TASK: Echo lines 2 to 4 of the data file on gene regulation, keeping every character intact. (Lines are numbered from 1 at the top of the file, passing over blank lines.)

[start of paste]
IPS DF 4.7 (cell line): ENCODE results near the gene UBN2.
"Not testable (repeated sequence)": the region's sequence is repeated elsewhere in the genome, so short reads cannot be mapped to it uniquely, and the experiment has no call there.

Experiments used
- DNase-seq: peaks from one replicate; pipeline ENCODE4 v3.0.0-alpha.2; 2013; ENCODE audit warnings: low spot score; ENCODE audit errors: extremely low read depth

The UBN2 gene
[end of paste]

"Not testable (repeated sequence)": the region's sequence is repeated elsewhere in the genome, so short reads cannot be mapped to it uniquely, and the experiment has no call there.

Experiments used
- DNase-seq: peaks from one replicate; pipeline ENCODE4 v3.0.0-alpha.2; 2013; ENCODE audit warnings: low spot score; ENCODE audit errors: extremely low read depth